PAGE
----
In the News
July 20, 2017
Receipt Under Section 503(b)(9) Means Actual Physical Possession of Goods: A Victory for the Trade
The United States Court of Appeals for the 3rd Circuit, in In re World Imports Ltd., recently held that a debtor, World Imports, had received goods when the debtor or its agent physically received the goods, not when the goods were delivered to a common carrier for shipment. This decision was made in conjunction with determining the allowed amount of trade creditors’ Section 503(b)(9) administrative priority claims for goods purportedly received by World Imports within 20 days of its bankruptcy filing.
Two Chinese vendors, Haining Wansheng Sofa Co., Ltd. (“Haining”) and Fujian Zhangzhou Foreign Trade Co., Ltd. (“Fujian”), sold goods to World Imports. All of the goods were based on FOB (free on board) terms in which the risk of loss passed to World Imports when the goods were loaded on board the ships at the named ports of shipment in China. While the goods were delivered to the carriers more than 20 days before the Chapter 11 filing, World Imports received the goods within 20 days of the filing date.
The bankruptcy court held Haining and Fujian were not entitled to Section 503(b)(9) priority claims for the shipments. The court determined the meaning of the term “received” should be gleaned from the Convention on Contracts for the International Sale of Goods (the “CISG”), a treaty to which the United States and China are parties, instead of U.S. state law, the Uniform Commercial Code (“UCC”). While the CISG does not define “receive,” it incorporates Incoterms (International Commercial Terms) that reflect current trade practices. The bankruptcy court, relying on the CISG and the FOB Incoterm, ruled World Imports had received the goods when they were loaded on the vessels in China. Thus, the court concluded World Imports received the goods more than twenty (20) days before its bankruptcy filing, and the Chinese vendors thereby were not entitled to priority status under Section 503(b)(9). The district court affirmed the bankruptcy court’s holding.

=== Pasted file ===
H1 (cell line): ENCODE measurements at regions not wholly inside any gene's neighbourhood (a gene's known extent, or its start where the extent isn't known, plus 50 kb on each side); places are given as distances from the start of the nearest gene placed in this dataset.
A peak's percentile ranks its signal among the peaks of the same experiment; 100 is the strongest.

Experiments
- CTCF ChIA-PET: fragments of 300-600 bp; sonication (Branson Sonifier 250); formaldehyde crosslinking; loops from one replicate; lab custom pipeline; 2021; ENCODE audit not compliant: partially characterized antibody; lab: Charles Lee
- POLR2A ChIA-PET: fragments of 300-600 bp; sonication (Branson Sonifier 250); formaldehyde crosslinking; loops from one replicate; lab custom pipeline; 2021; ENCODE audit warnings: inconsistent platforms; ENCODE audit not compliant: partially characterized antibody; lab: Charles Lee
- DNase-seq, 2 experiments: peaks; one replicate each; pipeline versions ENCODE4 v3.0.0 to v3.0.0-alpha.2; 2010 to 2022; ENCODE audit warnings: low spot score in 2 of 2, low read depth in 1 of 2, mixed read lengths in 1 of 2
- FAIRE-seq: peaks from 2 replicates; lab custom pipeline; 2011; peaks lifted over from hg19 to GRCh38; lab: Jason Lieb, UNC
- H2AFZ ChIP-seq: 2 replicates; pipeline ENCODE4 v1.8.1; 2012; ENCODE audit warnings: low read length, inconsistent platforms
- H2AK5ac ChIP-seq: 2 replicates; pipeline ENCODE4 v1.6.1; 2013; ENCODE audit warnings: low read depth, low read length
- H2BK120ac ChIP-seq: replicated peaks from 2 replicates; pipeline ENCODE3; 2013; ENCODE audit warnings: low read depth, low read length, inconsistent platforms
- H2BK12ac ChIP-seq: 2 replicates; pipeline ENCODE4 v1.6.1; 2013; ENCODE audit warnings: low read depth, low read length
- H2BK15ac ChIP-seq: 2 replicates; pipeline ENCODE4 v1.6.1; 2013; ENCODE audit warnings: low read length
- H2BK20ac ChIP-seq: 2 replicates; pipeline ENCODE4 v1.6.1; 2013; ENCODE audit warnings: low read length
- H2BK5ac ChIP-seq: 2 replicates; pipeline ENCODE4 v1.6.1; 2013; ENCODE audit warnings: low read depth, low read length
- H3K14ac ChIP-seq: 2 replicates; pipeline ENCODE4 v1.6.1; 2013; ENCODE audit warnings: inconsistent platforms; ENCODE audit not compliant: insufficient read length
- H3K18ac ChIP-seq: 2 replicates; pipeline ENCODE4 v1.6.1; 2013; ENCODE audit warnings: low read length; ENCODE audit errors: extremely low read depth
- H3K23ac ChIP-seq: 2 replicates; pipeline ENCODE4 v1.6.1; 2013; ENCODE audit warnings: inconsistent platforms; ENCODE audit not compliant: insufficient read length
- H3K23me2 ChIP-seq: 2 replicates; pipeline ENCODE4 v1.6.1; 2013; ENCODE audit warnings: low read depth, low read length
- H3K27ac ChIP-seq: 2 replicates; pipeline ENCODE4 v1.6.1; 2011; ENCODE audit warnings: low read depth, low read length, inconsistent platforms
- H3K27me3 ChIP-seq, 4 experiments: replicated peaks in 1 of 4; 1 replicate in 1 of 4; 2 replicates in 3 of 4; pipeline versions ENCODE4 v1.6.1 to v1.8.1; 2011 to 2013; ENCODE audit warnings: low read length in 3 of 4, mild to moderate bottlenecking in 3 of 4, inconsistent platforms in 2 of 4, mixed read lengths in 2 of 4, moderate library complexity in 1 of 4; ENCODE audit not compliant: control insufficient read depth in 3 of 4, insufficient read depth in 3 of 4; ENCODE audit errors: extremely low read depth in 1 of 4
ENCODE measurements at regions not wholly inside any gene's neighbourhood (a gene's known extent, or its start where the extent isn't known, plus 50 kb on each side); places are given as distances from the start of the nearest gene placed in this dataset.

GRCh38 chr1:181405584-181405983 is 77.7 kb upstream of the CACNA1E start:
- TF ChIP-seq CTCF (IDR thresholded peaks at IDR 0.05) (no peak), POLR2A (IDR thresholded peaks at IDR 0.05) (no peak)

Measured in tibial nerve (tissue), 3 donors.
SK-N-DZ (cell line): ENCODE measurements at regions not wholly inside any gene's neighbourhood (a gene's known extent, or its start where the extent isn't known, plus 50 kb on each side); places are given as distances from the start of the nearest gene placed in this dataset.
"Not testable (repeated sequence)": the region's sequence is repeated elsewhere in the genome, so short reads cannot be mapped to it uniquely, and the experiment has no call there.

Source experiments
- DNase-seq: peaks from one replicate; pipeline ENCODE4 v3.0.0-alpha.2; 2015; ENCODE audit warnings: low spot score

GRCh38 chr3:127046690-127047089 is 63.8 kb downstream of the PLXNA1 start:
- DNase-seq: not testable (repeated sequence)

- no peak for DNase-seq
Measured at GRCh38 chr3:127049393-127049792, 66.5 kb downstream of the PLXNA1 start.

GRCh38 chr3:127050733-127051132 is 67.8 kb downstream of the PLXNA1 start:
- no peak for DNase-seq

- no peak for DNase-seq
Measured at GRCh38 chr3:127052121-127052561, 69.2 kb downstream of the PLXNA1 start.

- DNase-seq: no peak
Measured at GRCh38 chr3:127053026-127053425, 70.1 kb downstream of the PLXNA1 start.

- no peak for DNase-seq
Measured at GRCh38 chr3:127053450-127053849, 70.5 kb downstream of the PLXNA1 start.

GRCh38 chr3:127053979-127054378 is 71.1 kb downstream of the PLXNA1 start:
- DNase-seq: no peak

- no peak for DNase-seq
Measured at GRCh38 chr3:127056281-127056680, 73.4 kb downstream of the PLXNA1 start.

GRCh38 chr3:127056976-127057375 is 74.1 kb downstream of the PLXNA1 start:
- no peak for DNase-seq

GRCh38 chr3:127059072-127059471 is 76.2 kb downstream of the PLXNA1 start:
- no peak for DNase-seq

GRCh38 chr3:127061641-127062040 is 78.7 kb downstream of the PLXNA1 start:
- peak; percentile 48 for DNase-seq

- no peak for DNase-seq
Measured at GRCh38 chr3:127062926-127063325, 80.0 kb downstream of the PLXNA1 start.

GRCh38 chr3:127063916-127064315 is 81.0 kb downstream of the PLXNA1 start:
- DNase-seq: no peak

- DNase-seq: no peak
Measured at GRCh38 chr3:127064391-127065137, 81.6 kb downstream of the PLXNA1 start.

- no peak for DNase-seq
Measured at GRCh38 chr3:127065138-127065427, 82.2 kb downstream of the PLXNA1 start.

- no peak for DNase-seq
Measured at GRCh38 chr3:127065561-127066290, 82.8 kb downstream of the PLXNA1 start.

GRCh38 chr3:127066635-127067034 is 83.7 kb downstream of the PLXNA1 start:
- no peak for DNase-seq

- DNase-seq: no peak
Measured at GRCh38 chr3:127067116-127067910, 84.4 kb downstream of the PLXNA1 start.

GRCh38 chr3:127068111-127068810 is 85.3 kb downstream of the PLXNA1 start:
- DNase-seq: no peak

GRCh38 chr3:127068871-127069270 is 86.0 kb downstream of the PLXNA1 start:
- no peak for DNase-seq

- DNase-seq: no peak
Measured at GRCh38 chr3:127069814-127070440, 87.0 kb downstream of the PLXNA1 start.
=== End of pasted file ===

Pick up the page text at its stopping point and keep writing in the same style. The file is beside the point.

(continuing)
The 3rd Circuit rejected the lower court holdings. Instead, the court relied on the dictionary definition of “receive” as taking physical possession of the goods and the UCC’s definition of “receipt” in Section 2-103(c) as “taking physical possession of [the goods].” It also distinguished between receipt and delivery or transfer of title/risk of loss. The court concluded a buyer could not receive goods in the possession of a common carrier when the seller still retains the ability to stop delivery of the goods. Also, a common carrier is not an agent of the buyer that would confer the buyer with constructive possession of the goods. Finally, the court applied the UCC’s definition of receipt to Section 503(b)(9) based on the interrelationship between Section 546(c) of the Bankruptcy Code governing reclamation and Section 503(b)(9), and a prior 3rd Circuit decision that applied the UCC’s definition of receipt to reclamation rights.